The Socialist 9 October 2004 |
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What We Think
Can Blair See Out A Third Term?
TONY BLAIR has announced that he will go on to serve out a third term as
prime minister. If it were just down to the Tories then he probably would.
"A fucking awful result" was how Tory Shadow Defence Secretary Nicholas
Soames described his party's result in the Hartlepool by-election.
The Tories were elbowed into a humiliating fourth place by the UK
Independence Party (UKIP) - their worst by-election result since 1918. Then a
Populus poll revealed what most people would have thought impossible - Michael
Howard is even less popular than Iain Duncan Smith was when he was Tory
So the Tories started their annual conference in Bournemouth in a pretty
dismal mood. On the right, UKIP is threatening to "kill" them off, while the
Liberal Democrats are picking up anti-Labour votes in urban areas.
The Financial Times was not far off the mark when it wrote that only an
"insane optimist" would predict a Tory win at the next election. But at around
30% in the polls, they are not yet "dying" as UKIP MEP Kilroy-Silk said at his
party's conference last week.
Howard is coming under pressure from one wing of the party to shift
rightwards to challenge UKIP on an anti-Europe, anti-immigration platform and
shore up the Tories' 'core' vote. But the Tory 'modernisers' know this would
be electoral suicide. They want to win over disillusioned Labour voters by
concentrating on public services. The problem they have is that the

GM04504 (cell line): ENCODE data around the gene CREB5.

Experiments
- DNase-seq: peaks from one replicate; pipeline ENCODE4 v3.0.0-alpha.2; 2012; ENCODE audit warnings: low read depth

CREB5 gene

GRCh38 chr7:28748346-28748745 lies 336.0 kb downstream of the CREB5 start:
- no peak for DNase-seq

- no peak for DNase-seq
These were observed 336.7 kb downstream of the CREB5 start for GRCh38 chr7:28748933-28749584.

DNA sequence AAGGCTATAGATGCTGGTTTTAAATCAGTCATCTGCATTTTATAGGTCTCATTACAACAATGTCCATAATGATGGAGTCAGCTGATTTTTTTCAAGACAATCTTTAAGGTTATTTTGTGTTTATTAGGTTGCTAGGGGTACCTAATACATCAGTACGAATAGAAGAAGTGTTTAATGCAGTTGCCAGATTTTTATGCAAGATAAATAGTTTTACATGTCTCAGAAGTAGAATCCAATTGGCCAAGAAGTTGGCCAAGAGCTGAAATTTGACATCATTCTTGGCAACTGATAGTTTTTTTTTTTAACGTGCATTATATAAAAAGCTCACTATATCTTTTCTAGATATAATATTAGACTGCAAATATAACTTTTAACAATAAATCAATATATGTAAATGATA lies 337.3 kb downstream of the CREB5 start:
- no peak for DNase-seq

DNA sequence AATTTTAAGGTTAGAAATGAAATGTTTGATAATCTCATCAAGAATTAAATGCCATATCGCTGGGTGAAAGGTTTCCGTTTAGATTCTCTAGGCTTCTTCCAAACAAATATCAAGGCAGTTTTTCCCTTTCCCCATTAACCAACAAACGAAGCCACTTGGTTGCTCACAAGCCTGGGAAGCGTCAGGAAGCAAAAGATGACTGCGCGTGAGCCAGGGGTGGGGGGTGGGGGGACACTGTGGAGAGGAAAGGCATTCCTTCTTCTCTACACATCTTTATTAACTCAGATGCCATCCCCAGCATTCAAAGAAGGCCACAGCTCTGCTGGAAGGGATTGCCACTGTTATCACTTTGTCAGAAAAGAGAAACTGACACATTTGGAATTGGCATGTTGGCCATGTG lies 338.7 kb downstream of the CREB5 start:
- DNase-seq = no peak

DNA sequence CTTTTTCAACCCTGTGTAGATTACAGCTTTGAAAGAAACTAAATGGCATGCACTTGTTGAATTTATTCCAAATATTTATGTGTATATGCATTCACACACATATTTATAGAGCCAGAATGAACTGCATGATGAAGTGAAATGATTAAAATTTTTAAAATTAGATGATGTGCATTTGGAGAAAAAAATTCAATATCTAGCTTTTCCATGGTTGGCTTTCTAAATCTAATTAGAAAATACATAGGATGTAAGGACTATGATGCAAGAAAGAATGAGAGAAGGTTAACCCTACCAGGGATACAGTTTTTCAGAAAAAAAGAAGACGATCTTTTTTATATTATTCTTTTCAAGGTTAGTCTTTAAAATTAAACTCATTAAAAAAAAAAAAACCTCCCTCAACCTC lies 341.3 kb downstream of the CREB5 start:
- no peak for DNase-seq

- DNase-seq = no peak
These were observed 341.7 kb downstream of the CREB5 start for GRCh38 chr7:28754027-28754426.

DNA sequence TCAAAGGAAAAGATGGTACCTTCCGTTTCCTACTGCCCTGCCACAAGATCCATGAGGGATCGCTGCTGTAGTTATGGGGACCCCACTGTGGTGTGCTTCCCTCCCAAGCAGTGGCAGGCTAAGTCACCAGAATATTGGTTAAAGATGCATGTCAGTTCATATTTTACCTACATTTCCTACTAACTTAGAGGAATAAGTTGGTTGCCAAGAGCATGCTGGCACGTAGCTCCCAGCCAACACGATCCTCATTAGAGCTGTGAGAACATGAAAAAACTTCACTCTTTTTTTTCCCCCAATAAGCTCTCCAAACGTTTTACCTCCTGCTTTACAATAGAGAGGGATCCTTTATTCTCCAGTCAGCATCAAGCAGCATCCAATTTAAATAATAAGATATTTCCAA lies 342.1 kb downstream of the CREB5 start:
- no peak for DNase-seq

'centre-right' is becoming a very crowded place, with all three main parties
supporting the same privatising agenda.
The Liberal Democrats cannot win a general election but they can inflict
damage on both the Tories and New Labour. Many Tories feel that the battle to
win the next election is already lost and that the main task now is to defend
their position as the second party of big business against the challenge from
the Liberal Democrats.
HOWEVER, EVEN with such an ineffectual opposition, Blair could find himself
in his £3.6 million retirement home sooner than he thinks.
The volatility of politics, with all mainstream capitalist parties deeply
unpopular, means nothing can be absolutely certain, but a Labour win at the
next election is the most likely outcome. Nevertheless, with millions of
voters deserting New Labour, and most people thinking Blair out of touch and
untrustworthy - New Labour could win with a drastically reduced majority,
perhaps even a hung parliament.
As long as troops remain in Iraq, the war and occupation will continue to
haunt Blair. An escalation of violence, in what has become an unwinnable war,
could force Blair's resignation - even before the next election.
If he survives until then he could face humiliating defeat in a referendum
on the European Union Constitution. And a downturn in the US and world economy
would be extremely damaging, nailing the myth that the British economy is
different and can somehow insulate itself from world events.
Even before a downturn, Blair and Brown are stepping up their attacks on
the public sector with civil servants preparing to strike against the massacre
of over 100,000 jobs. The leaders of the 'Big Four' unions, TGWU, GMB, UNISON
and Amicus have been bribed by Blair and Brown's vague promises of more
'worker friendly' policies to keep their members in check in the run-up to an
election. But discontent could still erupt this side of an election.
A third term New Labour government, under Blair or anyone else, would stick
the boot even harder into the public sector, provoking mass unrest. This would
shatter any remaining illusions that Labour could be reclaimed as a workers'
party, clearing the way for the building of a new party that could provide
real opposition to New Labour.